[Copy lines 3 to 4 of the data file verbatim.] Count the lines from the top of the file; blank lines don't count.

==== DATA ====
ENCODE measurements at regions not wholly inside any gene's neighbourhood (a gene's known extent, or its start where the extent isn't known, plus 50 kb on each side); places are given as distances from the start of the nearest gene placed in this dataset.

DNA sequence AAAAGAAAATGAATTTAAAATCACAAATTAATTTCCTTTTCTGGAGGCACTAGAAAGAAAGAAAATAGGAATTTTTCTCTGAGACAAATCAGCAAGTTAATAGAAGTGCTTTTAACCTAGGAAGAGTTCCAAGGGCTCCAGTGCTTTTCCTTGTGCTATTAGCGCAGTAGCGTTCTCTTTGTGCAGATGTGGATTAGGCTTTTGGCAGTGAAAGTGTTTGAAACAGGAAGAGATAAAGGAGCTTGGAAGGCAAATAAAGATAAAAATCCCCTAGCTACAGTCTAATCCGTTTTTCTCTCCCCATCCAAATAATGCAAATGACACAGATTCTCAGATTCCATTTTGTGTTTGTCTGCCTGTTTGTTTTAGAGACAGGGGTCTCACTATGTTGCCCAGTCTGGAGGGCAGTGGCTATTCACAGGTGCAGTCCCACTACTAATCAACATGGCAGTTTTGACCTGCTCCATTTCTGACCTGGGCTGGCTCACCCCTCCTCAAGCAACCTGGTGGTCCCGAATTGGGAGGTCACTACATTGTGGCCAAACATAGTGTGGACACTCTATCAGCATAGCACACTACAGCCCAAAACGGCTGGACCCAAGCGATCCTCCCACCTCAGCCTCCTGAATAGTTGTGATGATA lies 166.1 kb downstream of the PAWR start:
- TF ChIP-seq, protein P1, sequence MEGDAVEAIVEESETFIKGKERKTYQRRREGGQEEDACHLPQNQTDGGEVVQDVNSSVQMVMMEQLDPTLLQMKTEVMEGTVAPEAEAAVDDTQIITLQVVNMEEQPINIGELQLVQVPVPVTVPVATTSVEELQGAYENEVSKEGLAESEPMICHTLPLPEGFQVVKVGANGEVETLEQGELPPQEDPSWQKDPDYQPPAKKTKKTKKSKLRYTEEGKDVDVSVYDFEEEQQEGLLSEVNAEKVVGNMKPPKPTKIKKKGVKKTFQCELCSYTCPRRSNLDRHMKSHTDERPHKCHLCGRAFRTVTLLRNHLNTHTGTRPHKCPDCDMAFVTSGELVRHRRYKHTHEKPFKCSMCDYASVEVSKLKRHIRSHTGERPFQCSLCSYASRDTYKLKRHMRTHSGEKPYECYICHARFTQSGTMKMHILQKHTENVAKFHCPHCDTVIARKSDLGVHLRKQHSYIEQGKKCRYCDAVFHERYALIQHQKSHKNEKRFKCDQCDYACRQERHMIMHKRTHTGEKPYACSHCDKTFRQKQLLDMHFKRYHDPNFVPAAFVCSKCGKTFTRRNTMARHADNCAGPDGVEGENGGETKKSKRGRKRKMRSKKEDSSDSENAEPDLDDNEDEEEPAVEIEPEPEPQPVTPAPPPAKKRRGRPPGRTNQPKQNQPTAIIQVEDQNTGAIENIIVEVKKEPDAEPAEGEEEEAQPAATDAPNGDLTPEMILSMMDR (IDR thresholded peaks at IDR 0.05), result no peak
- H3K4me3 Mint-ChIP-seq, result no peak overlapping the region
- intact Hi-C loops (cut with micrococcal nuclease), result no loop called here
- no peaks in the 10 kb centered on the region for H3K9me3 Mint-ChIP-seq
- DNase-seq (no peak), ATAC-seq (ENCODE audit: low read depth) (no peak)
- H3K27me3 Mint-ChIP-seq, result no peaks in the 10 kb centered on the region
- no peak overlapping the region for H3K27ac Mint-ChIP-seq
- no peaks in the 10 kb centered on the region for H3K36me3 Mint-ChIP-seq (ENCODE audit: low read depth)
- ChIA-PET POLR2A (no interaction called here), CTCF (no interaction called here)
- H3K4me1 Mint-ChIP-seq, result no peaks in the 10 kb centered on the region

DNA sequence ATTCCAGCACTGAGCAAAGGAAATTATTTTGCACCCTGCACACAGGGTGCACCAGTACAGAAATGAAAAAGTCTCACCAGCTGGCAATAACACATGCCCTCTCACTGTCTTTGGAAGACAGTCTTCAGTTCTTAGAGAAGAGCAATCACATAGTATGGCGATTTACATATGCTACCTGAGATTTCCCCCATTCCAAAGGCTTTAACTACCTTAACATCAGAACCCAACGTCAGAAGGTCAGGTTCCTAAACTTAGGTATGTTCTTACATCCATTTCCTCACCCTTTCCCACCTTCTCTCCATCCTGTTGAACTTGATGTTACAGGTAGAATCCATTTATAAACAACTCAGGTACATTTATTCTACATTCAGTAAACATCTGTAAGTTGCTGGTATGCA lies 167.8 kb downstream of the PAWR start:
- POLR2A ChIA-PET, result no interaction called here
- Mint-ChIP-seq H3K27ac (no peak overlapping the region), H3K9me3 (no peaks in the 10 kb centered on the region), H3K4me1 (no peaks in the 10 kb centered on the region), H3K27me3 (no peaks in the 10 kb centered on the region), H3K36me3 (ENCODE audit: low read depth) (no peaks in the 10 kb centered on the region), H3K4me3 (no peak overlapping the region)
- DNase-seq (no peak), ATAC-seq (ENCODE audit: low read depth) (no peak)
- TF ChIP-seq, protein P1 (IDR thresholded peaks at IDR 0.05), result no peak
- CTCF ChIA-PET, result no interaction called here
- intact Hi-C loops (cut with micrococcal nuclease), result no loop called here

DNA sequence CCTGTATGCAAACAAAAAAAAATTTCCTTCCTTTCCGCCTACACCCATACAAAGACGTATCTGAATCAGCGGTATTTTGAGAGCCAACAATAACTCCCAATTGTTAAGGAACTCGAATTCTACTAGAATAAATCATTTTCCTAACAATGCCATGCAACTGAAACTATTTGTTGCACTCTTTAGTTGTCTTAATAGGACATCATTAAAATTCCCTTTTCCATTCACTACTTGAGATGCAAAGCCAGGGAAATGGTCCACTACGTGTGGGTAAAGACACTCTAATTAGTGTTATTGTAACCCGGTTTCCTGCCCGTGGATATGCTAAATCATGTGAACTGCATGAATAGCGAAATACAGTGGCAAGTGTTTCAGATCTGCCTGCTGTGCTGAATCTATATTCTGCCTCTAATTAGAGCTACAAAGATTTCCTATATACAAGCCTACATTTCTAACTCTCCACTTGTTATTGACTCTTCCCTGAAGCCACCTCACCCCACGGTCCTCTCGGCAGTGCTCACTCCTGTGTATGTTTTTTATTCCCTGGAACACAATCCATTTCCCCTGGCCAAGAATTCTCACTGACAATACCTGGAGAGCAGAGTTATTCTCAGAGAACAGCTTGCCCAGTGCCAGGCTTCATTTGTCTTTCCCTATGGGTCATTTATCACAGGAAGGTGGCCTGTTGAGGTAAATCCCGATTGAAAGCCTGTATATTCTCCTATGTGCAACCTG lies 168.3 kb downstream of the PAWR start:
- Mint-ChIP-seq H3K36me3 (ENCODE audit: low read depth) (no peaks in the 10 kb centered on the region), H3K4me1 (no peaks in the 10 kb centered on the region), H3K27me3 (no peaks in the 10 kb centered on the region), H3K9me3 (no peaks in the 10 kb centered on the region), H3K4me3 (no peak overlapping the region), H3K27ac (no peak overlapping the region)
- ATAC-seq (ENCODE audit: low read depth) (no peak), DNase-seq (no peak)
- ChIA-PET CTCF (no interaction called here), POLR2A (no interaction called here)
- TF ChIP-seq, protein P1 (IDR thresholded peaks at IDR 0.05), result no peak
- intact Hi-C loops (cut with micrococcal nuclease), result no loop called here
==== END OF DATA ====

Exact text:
- TF ChIP-seq, protein P1, sequence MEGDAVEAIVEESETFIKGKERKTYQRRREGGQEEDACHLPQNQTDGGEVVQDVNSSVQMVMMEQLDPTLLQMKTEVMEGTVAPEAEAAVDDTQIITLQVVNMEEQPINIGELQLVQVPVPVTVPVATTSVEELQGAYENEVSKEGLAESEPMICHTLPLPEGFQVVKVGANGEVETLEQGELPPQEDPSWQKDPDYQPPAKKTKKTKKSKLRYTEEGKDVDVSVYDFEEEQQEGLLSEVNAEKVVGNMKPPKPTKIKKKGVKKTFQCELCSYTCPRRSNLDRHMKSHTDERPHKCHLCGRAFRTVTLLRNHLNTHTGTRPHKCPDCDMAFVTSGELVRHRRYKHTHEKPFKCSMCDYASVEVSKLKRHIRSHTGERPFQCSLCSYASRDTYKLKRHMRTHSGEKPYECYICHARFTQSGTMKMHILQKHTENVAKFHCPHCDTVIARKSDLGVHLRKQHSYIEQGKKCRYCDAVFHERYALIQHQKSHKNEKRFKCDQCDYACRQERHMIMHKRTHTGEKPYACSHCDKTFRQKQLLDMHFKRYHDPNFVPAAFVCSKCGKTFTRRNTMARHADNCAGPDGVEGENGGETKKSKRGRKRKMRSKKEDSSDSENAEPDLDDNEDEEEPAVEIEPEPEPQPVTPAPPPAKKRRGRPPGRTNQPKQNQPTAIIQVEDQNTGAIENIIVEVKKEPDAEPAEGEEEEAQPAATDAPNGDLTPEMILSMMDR (IDR thresholded peaks at IDR 0.05), result no peak
- H3K4me3 Mint-ChIP-seq, result no peak overlapping the region